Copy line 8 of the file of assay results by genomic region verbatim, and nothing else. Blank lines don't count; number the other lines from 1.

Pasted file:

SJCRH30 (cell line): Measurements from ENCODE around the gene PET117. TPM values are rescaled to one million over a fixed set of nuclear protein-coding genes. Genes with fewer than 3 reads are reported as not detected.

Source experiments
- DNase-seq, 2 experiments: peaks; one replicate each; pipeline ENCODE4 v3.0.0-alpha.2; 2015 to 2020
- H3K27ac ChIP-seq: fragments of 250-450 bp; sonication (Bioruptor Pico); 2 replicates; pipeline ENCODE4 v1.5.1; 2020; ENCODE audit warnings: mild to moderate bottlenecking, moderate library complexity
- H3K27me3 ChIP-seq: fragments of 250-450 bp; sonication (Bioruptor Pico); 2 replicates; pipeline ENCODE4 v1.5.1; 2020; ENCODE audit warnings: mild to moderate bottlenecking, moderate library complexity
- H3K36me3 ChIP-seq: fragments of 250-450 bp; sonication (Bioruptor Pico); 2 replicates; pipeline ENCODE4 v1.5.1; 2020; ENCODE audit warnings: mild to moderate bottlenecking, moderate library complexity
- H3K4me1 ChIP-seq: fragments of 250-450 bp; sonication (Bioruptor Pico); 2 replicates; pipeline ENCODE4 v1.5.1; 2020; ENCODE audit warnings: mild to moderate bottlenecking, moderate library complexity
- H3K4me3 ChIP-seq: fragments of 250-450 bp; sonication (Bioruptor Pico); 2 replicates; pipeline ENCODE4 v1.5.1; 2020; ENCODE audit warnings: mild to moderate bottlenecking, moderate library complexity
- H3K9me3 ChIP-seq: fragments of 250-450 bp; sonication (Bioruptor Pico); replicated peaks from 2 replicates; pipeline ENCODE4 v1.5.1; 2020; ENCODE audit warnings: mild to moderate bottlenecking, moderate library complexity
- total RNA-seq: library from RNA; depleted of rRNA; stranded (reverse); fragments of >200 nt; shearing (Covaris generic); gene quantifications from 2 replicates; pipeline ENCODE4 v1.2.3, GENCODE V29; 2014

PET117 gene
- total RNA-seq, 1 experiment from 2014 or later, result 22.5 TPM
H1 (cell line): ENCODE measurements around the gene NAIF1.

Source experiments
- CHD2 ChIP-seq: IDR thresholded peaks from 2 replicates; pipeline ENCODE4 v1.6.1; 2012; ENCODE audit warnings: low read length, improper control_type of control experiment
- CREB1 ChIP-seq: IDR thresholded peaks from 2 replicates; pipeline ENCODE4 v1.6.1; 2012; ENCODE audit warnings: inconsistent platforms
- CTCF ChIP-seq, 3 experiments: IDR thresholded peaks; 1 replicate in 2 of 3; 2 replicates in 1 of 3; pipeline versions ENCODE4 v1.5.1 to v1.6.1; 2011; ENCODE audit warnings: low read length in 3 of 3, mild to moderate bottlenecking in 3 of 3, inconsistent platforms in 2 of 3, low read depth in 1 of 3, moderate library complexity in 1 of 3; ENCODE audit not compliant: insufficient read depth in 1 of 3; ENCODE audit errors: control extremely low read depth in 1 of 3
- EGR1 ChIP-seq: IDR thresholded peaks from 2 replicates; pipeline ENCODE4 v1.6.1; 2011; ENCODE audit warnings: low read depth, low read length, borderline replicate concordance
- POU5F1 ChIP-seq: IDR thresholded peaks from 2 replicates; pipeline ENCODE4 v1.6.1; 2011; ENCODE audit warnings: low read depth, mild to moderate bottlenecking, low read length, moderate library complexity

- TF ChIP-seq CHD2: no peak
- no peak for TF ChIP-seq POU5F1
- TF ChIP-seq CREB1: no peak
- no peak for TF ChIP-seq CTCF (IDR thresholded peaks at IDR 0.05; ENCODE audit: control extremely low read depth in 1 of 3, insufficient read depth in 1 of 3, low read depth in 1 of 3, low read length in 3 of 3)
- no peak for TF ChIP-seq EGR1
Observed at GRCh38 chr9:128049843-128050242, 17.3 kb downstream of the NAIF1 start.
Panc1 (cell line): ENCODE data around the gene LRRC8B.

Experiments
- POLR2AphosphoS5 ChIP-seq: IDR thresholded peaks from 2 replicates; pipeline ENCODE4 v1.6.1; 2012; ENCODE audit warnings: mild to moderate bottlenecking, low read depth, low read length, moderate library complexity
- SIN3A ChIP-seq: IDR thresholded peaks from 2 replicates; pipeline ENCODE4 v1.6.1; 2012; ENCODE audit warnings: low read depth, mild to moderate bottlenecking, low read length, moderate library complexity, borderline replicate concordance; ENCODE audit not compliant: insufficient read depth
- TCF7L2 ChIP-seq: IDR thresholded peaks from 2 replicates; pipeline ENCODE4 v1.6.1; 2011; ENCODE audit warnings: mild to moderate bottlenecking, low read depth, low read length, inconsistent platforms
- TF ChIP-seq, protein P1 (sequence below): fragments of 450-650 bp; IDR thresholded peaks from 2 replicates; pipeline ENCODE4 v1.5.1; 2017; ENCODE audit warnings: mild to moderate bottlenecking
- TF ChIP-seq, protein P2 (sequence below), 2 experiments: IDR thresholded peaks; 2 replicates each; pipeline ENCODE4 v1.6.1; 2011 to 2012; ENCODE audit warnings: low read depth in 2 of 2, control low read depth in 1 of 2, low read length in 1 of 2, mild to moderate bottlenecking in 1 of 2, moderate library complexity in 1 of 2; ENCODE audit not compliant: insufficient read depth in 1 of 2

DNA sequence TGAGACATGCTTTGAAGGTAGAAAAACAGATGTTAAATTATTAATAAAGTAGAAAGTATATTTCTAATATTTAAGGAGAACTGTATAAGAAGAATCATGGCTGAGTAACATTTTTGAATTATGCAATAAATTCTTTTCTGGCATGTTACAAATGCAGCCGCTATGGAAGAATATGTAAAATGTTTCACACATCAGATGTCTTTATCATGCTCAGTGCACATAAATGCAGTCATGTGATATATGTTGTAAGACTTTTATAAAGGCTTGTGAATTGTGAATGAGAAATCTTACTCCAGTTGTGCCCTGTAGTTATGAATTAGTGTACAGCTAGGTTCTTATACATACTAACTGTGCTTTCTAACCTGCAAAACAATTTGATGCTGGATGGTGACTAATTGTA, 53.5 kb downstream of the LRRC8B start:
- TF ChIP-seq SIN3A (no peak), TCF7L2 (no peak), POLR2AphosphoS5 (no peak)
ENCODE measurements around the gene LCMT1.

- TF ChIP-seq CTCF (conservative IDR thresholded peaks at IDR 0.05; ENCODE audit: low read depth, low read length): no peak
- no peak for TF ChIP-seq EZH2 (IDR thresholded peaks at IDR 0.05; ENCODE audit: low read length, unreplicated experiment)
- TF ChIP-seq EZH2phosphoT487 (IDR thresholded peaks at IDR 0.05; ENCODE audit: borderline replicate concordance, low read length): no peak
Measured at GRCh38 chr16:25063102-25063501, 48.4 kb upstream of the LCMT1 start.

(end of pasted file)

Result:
- H3K4me3 ChIP-seq: fragments of 250-450 bp; sonication (Bioruptor Pico); 2 replicates; pipeline ENCODE4 v1.5.1; 2020; ENCODE audit warnings: mild to moderate bottlenecking, moderate library complexity